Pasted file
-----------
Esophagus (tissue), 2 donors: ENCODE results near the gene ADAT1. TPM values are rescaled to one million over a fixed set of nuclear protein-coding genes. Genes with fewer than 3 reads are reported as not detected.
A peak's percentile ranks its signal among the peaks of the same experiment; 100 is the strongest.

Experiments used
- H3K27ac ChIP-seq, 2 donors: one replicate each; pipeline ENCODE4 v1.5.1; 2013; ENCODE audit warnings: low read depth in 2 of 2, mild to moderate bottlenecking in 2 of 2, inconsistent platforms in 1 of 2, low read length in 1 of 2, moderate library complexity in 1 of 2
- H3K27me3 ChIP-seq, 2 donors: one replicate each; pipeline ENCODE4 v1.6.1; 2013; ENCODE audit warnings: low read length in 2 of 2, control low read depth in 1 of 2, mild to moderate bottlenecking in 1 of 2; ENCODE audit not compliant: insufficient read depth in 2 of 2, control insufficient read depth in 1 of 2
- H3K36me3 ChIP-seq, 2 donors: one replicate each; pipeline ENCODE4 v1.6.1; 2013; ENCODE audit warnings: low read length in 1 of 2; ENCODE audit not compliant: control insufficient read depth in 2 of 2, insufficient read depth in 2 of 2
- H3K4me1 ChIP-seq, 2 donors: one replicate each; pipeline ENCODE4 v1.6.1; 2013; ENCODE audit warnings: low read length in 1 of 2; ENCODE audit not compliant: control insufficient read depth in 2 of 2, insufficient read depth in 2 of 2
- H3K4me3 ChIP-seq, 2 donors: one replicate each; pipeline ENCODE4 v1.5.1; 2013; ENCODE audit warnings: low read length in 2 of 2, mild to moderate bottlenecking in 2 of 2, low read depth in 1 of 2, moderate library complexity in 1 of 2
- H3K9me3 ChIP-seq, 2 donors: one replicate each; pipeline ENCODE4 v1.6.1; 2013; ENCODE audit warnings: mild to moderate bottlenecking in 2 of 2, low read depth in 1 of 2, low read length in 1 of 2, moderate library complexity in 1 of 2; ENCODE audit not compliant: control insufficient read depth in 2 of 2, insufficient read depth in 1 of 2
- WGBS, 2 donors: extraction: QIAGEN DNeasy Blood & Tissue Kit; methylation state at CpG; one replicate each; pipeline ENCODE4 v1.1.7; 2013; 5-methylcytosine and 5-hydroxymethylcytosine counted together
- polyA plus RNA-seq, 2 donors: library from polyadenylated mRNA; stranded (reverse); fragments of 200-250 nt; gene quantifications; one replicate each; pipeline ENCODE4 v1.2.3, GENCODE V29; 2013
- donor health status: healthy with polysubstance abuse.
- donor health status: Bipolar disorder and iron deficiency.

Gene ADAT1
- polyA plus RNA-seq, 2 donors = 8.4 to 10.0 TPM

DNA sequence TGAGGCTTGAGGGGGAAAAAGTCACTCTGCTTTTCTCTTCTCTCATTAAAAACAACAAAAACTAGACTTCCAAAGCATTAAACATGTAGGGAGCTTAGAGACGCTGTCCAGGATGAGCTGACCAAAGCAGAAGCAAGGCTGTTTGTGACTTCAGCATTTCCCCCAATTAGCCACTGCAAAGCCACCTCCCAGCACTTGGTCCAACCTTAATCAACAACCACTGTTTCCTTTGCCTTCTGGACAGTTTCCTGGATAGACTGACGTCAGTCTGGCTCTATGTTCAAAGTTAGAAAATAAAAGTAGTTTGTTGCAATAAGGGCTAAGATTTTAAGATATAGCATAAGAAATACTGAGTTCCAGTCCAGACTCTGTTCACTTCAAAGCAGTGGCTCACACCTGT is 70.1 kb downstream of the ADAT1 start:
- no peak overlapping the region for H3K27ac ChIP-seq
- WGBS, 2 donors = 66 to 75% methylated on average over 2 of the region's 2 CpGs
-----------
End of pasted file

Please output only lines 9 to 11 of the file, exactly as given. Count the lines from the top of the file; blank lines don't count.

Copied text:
- H3K9me3 ChIP-seq, 2 donors: one replicate each; pipeline ENCODE4 v1.6.1; 2013; ENCODE audit warnings: mild to moderate bottlenecking in 2 of 2, low read depth in 1 of 2, low read length in 1 of 2, moderate library complexity in 1 of 2; ENCODE audit not compliant: control insufficient read depth in 2 of 2, insufficient read depth in 1 of 2
- WGBS, 2 donors: extraction: QIAGEN DNeasy Blood & Tissue Kit; methylation state at CpG; one replicate each; pipeline ENCODE4 v1.1.7; 2013; 5-methylcytosine and 5-hydroxymethylcytosine counted together
- polyA plus RNA-seq, 2 donors: library from polyadenylated mRNA; stranded (reverse); fragments of 200-250 nt; gene quantifications; one replicate each; pipeline ENCODE4 v1.2.3, GENCODE V29; 2013